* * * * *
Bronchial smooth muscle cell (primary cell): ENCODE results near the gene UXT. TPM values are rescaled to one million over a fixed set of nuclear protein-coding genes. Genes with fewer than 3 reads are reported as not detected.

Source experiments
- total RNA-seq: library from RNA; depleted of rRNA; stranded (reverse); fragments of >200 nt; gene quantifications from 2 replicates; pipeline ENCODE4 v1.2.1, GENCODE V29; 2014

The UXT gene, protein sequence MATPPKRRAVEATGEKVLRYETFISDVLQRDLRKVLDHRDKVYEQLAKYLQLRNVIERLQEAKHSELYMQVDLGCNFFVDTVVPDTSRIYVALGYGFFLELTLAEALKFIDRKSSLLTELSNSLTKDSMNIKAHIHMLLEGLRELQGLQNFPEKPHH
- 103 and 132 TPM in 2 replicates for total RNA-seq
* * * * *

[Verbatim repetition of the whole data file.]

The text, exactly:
Bronchial smooth muscle cell (primary cell): ENCODE results near the gene UXT. TPM values are rescaled to one million over a fixed set of nuclear protein-coding genes. Genes with fewer than 3 reads are reported as not detected.

Source experiments
- total RNA-seq: library from RNA; depleted of rRNA; stranded (reverse); fragments of >200 nt; gene quantifications from 2 replicates; pipeline ENCODE4 v1.2.1, GENCODE V29; 2014

The UXT gene, protein sequence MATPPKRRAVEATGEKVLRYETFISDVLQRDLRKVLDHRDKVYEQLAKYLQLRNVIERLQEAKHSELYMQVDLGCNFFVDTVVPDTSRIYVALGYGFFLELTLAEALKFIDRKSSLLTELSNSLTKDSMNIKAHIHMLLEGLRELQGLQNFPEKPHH
- 103 and 132 TPM in 2 replicates for total RNA-seq